Apolonija Šušteršič is an architect and visual artist. She usually makes extensive researches into specific situations found on location, which she uses as a starting point of her project. She pursues new possibilities and makes proposals from a hybrid point of view that ranges beyond art and architecture, making socially committed works naturally taking the form of everyday life activity. Her practice is embedded within interdisciplinary discourse and usually includes collaborations with other professionals such as architects, urban planners, curators, sociologists, and local population. Together with architect and a professor, Meike Schalk she formed an operative unit, which occasionally produces research, projects, actions and discussions. Apolonija Šušteršič has a PhD from University of Lund, Malmö Art Academy, Sweden; and runs her own art / architecture studio practice in Amsterdam, the Netherlands and in Ljubljana, Slovenia. As a former professor at Royal University College of Fine Arts she established a Department of Permanent Transformation; a mobile unit; a parasite that could be plugged into any institution that performs an educational function. Apolonija Šušteršič participated in a number of exhibitions within and beyond the international contemporary art institutions including Berlin Biennale; 12th Architecture Biennale, Venice; Artes Mundi 5, among others.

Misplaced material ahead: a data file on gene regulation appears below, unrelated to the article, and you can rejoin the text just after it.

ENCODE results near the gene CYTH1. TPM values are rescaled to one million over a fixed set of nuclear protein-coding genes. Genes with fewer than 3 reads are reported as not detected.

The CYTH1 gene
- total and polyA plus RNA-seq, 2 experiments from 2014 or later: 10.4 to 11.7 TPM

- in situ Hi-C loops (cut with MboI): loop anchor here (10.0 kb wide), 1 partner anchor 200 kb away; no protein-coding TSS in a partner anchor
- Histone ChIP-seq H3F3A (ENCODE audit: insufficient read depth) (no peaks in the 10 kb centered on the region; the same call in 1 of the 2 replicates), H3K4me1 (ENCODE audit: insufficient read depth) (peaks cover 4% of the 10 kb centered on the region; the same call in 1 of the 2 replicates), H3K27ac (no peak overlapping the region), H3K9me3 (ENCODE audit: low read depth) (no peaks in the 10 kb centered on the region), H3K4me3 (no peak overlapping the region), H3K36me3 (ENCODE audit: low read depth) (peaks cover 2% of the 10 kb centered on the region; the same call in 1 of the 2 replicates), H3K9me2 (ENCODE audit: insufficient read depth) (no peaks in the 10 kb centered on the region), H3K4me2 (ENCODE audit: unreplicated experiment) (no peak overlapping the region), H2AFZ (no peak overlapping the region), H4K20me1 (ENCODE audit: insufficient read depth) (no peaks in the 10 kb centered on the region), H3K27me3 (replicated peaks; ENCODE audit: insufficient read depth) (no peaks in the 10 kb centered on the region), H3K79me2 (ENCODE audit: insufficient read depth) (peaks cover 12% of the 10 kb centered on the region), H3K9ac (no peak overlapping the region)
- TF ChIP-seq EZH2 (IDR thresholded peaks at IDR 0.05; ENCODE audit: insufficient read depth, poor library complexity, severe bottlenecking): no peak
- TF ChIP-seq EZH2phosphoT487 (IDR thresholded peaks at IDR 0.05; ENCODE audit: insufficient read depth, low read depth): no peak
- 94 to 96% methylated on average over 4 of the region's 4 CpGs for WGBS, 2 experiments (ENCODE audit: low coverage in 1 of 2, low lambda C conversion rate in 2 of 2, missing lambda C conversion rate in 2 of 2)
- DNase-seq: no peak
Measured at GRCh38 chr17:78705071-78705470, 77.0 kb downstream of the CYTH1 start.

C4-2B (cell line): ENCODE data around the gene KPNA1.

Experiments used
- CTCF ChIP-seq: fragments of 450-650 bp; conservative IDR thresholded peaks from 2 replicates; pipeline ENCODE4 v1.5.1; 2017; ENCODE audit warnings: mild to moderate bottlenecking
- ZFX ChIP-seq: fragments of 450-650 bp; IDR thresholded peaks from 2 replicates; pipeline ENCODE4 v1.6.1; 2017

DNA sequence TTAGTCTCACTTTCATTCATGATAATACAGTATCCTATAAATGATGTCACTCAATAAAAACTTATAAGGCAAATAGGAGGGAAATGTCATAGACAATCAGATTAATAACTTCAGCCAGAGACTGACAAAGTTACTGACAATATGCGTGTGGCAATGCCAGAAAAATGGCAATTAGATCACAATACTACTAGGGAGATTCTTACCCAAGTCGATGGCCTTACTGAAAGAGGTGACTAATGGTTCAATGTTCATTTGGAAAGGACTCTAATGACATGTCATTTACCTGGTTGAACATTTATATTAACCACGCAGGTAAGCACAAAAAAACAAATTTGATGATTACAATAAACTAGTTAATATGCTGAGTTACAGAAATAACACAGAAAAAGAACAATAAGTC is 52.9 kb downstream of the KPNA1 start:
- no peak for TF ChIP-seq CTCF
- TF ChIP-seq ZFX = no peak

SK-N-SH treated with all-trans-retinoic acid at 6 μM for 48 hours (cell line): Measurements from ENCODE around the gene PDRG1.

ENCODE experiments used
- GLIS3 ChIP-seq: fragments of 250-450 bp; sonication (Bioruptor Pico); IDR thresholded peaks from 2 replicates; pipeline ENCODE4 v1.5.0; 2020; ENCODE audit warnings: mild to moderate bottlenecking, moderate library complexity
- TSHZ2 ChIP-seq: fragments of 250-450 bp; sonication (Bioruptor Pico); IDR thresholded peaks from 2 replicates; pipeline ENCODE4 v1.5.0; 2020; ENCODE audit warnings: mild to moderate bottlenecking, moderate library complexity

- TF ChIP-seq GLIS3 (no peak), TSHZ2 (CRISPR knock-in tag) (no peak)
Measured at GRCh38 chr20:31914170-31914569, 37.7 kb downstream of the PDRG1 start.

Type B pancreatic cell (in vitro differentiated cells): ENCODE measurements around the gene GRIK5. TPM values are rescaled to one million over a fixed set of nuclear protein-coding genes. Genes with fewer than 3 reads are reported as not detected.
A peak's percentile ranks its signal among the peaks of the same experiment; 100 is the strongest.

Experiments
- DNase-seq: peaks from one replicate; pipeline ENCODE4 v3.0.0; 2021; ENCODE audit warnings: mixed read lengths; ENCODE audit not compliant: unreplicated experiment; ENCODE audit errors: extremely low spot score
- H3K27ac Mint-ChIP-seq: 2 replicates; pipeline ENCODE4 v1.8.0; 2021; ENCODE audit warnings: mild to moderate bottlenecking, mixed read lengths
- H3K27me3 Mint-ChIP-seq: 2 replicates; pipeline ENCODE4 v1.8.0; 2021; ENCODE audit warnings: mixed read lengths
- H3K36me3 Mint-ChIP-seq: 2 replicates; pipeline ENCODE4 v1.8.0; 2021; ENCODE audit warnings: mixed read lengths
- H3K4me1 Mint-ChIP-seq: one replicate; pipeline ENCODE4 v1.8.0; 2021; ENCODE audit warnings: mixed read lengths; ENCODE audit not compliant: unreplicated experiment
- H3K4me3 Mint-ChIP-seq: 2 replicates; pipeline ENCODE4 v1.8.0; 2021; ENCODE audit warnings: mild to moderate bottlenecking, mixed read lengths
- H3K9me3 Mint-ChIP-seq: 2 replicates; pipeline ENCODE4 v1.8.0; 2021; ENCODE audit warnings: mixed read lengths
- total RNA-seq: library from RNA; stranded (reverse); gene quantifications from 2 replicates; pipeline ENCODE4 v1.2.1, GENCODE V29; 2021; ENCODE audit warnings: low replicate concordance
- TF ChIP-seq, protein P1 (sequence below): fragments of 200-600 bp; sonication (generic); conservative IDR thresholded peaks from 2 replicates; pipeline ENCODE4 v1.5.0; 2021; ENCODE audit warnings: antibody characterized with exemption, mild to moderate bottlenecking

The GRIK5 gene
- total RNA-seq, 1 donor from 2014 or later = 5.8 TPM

Jesko Fezer works as Designer and Author. In cooperation with ifau he realized several architecture projects, he co-founded the thematic bookshop Pro qm and he participates in the exhibition design studio Kooperative für Darstellungspolitik. Jesko Fezer is professor for experimental design at the University of Fine Arts Hamburg. His latest publication is: Civic City Cahier 6: Design in and Against the Neoliberal City, London 2013.

CCA Talks at Art Stage

CCA Talks at Art Stage
Saturday 18 Jan 2014, 1—6pm
Marina Bay Sands Expo and Convention Centre, Level 3
Entrance to CCA Talks is free, but a ticket is required to view the Art Stage Singapore Art Fair.
CCA Talks are convened by Lee Weng Choy during the 2014 edition of Art Stage. Under the format of panel discussions, CCA Talks address the overall theme of the fair: “We are Asia” with a focus on the particularities and challenges of the art landscape in the region.
1—2.15pm Hong Kong vs Singapore
Matthias Arndt (Director Arndt Gallery, Berlin & Singapore)
Savita Apte (Founding Director Platform, Singapore)
“Junior” Laksamana Tirtadji (ROH Projects, Indonesia)
2.30pm—3.45pm Art & Knowledge
Professor Adèle Naudé Santos (Dean of the School of Architecture and Planning, MIT, Cambridge, USA)

4—6pm Local Art Institutions: New Horizons
Eugene Tan (Director, National Art Gallery Singapore)
Susie Lingham (Director, Singapore Art Museum)
Bala Starr (Director, ICAS, Lasalle, Singapore)